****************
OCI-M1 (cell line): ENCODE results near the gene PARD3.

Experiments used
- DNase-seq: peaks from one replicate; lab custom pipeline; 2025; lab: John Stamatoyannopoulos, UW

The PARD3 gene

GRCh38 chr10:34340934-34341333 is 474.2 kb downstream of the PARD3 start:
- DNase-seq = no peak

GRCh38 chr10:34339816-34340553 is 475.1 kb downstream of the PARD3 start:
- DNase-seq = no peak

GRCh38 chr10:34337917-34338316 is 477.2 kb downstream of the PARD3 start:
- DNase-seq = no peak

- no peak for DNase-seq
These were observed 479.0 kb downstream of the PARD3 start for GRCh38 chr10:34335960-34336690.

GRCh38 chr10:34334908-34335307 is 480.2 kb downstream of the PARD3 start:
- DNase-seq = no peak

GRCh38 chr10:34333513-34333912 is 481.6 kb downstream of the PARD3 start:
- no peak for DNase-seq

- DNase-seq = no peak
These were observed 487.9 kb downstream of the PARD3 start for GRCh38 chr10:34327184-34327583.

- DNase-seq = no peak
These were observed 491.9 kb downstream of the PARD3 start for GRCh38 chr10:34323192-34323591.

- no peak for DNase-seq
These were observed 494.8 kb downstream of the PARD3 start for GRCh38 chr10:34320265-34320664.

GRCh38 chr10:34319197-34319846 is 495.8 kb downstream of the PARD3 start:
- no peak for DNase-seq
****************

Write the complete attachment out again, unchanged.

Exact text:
OCI-M1 (cell line): ENCODE results near the gene PARD3.

Experiments used
- DNase-seq: peaks from one replicate; lab custom pipeline; 2025; lab: John Stamatoyannopoulos, UW

The PARD3 gene

GRCh38 chr10:34340934-34341333 is 474.2 kb downstream of the PARD3 start:
- DNase-seq = no peak

GRCh38 chr10:34339816-34340553 is 475.1 kb downstream of the PARD3 start:
- DNase-seq = no peak

GRCh38 chr10:34337917-34338316 is 477.2 kb downstream of the PARD3 start:
- DNase-seq = no peak

- no peak for DNase-seq
These were observed 479.0 kb downstream of the PARD3 start for GRCh38 chr10:34335960-34336690.

GRCh38 chr10:34334908-34335307 is 480.2 kb downstream of the PARD3 start:
- DNase-seq = no peak

GRCh38 chr10:34333513-34333912 is 481.6 kb downstream of the PARD3 start:
- no peak for DNase-seq

- DNase-seq = no peak
These were observed 487.9 kb downstream of the PARD3 start for GRCh38 chr10:34327184-34327583.

- DNase-seq = no peak
These were observed 491.9 kb downstream of the PARD3 start for GRCh38 chr10:34323192-34323591.

- no peak for DNase-seq
These were observed 494.8 kb downstream of the PARD3 start for GRCh38 chr10:34320265-34320664.

GRCh38 chr10:34319197-34319846 is 495.8 kb downstream of the PARD3 start:
- no peak for DNase-seq